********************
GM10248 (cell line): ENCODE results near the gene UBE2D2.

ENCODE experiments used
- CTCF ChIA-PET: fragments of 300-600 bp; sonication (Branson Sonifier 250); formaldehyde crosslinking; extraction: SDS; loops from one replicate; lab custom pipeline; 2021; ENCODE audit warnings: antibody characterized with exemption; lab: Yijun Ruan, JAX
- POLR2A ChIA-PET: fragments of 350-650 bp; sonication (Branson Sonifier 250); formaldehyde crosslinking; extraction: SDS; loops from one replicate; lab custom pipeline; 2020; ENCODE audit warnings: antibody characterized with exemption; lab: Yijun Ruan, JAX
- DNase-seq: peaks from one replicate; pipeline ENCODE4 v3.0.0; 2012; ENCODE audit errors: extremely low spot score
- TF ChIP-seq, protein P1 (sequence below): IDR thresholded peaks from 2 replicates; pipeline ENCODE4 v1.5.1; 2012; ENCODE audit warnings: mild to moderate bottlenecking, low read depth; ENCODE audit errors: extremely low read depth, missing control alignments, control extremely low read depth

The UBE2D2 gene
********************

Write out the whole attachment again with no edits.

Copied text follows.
GM10248 (cell line): ENCODE results near the gene UBE2D2.

ENCODE experiments used
- CTCF ChIA-PET: fragments of 300-600 bp; sonication (Branson Sonifier 250); formaldehyde crosslinking; extraction: SDS; loops from one replicate; lab custom pipeline; 2021; ENCODE audit warnings: antibody characterized with exemption; lab: Yijun Ruan, JAX
- POLR2A ChIA-PET: fragments of 350-650 bp; sonication (Branson Sonifier 250); formaldehyde crosslinking; extraction: SDS; loops from one replicate; lab custom pipeline; 2020; ENCODE audit warnings: antibody characterized with exemption; lab: Yijun Ruan, JAX
- DNase-seq: peaks from one replicate; pipeline ENCODE4 v3.0.0; 2012; ENCODE audit errors: extremely low spot score
- TF ChIP-seq, protein P1 (sequence below): IDR thresholded peaks from 2 replicates; pipeline ENCODE4 v1.5.1; 2012; ENCODE audit warnings: mild to moderate bottlenecking, low read depth; ENCODE audit errors: extremely low read depth, missing control alignments, control extremely low read depth

The UBE2D2 gene